Section 73 of the CGST Act:

“73. Determination of tax not paid or short paid or erroneously refunded or input tax credit wrongly availed or utilised for any reason other than fraud or any wilful-misstatement or suppression of facts. –

(1) Where it appears to the proper officer that any tax has not been paid or short paid or erroneously refunded, or where input tax credit has been wrongly availed or utilised for any reason, other than the reason of fraud or any wilful-misstatement or suppression of facts to evade tax, he shall serve notice on the person chargeable with tax which has not been so paid or which has been so short paid or to whom the refund has erroneously been made, or who has wrongly availed or utilised input tax credit, requiring him to show cause as to why he should not pay the amount specified in the notice along with interest payable thereon under section 50 and a penalty leviable under the provisions of this Act or the rules made thereunder.

(2) The proper officer shall issue the notice under sub-section (1) at least three months prior to the time limit specified in sub-section (10) for issuance of order.

(3) Where a notice has been issued for any period under sub-section (1), the proper officer may serve a statement, containing the details of tax not paid or short paid or erroneously refunded or input tax credit wrongly availed or utilised for such periods other than those covered under sub-section (1), on the person chargeable with tax.

(4) The service of such statement shall be deemed to be service of notice on such person under sub-section (1), subject to the condition that the grounds relied upon for such tax periods other than those covered under sub-section (1) are the same as are mentioned in the earlier notice.

(5) The person chargeable with tax may, before service of notice under sub-section (1) or, as the case may be, the statement under sub-section (3), pay the amount of tax along with interest payable thereon under section 50 on the basis of his own ascertainment of such tax or the tax as ascertained by the proper officer and inform the proper officer in writing of such payment.

(6) The proper officer, on receipt of such information, shall not serve any notice under sub-section (1) or, as the case may be, the statement under sub-section (3), in respect of the tax so paid or any penalty payable under the provisions of this Act or the rules made thereunder.

(7) Where the proper officer is of the opinion that the amount paid under sub-section (5) falls short of the amount actually payable, he shall proceed to issue the notice as provided for in sub-section (1) in respect of such amount which falls short of the amount actually payable.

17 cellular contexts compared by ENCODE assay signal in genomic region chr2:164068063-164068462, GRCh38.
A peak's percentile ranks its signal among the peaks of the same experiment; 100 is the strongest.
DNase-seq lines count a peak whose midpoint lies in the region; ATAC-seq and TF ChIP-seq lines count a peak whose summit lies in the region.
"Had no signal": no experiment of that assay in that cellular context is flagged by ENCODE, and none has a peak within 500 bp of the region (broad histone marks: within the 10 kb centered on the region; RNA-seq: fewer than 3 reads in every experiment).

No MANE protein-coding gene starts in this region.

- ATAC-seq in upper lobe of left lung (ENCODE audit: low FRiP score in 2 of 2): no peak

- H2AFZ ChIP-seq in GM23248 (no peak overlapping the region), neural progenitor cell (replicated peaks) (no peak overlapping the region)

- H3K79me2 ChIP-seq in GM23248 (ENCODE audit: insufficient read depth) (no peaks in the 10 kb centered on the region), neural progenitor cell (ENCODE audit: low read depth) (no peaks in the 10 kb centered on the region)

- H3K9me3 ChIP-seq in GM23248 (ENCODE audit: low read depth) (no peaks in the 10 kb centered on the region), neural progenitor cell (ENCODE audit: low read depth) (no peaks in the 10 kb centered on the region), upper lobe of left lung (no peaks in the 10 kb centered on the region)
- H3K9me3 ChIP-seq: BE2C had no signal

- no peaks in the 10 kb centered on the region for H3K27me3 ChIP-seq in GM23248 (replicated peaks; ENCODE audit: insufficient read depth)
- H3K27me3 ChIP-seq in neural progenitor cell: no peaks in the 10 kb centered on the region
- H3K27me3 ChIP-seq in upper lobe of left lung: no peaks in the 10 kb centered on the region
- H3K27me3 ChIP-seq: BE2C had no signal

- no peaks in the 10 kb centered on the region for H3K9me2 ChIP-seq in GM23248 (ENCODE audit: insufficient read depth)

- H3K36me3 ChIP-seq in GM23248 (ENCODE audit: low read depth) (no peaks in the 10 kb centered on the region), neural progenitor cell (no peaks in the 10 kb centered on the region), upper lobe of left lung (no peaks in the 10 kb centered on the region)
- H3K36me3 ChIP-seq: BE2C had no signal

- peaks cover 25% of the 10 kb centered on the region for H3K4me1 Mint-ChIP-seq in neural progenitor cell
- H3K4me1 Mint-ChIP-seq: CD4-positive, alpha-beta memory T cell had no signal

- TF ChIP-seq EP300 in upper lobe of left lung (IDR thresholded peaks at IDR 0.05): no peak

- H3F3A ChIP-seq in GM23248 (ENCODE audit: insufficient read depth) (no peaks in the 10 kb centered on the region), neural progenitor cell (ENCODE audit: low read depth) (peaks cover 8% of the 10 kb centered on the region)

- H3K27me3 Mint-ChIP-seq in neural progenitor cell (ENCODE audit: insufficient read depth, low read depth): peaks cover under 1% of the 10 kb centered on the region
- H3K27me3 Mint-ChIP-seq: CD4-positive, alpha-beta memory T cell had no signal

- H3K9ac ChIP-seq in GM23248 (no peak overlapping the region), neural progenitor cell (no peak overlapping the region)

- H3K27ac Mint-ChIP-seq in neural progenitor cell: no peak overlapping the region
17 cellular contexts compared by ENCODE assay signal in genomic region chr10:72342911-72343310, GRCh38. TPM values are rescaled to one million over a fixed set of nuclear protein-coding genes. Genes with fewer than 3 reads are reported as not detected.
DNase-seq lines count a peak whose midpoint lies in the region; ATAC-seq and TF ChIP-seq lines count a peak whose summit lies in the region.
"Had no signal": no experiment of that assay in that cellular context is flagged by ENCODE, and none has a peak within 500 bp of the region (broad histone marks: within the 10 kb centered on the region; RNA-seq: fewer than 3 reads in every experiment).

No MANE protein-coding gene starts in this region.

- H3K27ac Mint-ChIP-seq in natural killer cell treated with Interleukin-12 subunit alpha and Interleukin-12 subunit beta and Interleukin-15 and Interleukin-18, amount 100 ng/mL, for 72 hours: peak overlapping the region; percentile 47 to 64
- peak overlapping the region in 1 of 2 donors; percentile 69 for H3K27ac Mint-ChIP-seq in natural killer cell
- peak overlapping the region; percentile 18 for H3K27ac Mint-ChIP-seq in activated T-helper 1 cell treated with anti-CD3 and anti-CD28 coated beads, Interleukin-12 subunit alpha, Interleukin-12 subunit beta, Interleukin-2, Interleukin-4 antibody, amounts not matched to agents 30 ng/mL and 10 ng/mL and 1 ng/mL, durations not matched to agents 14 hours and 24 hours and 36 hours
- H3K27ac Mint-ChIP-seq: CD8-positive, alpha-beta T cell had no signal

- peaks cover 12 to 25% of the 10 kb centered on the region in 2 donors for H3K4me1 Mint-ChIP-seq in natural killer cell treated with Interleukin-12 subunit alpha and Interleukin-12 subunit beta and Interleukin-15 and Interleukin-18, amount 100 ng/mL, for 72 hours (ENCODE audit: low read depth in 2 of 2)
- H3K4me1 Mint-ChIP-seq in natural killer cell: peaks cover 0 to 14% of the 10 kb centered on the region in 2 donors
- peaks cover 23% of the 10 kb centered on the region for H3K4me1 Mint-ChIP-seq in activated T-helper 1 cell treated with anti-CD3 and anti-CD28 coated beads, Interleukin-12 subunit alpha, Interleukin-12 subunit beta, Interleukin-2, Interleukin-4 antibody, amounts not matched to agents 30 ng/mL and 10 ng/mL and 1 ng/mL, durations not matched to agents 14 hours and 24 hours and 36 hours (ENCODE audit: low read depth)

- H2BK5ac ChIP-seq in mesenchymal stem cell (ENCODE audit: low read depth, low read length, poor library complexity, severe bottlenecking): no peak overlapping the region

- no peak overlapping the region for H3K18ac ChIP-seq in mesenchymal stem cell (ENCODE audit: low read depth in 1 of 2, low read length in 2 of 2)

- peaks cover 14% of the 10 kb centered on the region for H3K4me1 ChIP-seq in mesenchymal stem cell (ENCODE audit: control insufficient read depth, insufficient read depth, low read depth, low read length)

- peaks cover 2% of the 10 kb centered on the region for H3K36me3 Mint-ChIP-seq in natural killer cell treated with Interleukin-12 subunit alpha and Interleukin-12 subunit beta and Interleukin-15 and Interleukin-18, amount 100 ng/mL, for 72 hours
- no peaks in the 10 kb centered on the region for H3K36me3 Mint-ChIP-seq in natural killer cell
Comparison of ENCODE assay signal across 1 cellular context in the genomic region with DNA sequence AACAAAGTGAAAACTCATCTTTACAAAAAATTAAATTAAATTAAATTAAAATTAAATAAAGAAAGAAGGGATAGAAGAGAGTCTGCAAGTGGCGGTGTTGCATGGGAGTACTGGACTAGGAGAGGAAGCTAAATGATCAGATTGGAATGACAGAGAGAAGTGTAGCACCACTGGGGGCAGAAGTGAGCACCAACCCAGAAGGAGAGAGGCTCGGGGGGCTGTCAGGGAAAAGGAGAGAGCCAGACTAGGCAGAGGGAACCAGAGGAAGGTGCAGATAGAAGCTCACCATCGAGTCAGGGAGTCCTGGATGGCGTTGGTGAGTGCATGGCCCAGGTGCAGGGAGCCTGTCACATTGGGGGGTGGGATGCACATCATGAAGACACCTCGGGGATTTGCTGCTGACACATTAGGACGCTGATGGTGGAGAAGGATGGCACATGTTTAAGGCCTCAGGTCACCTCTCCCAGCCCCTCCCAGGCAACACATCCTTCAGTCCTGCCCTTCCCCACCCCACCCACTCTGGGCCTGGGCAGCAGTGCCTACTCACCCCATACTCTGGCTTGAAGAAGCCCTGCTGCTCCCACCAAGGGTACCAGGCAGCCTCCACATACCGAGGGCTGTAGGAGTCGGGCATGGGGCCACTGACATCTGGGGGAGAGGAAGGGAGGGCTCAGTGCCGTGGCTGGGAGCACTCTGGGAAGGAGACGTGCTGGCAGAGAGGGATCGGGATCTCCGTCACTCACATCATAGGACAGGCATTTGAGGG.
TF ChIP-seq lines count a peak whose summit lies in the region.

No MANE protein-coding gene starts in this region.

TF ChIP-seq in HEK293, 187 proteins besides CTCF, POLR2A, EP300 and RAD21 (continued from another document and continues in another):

(8) Where any person chargeable with tax under sub-section (1) or sub-section (3) pays the said tax along with interest payable under section 50 within thirty days of issue of show cause notice, no penalty shall be payable and all proceedings in respect of the said notice shall be deemed to be concluded.

(9) The proper officer shall, after considering the representation, if any, made by person chargeable with tax, determine the amount of tax, interest and a penalty equivalent to ten per cent. of tax or ten thousand rupees, whichever is higher, due from such person and issue an order.

(10) The proper officer shall issue the order under sub-section (9) within three years from the due date for furnishing of annual return for the financial year to which the tax not paid or short paid or input tax credit wrongly availed or utilised relates to or within three years from the date of erroneous refund.

(11) Notwithstanding anything contained in sub-section (6) or sub-section (8), penalty under sub-section (9) shall be payable where any amount of self-assessed tax or any amount collected as tax has not been paid within a period of thirty days from the due date of payment of such tax.”

FULL TEXT OF THE JUDGMENT/ORDER OF JHARHAND HIGH COURT

The petitioner has prayed for following reliefs:

I. For issuance of an appropriate writ(s), order(s) or direction(s) quashing and setting aside the impugned purported Show Cause Notice dated 12.02.2022 bearing No.ZD200222000811G which is Annexure-1 here to, issued by the Respondent No.03 in purported exercise of powers under Section 73 of the Jharkhand Goods and Services Tax Act, 2017.

II. For issuance of an appropriate writ(s), order(s) or direction(s) quashing and setting aside the consequential impugned Summary of Show Cause notice in FORM GST DRC-01 dated 12.02.2022 issued by the Respondent No.03 which is at Annexure-2 here to, in purported exercise of powers under Rule 142(1) (a) of the Jharkhand Goods and Services Tax Rules, 2017.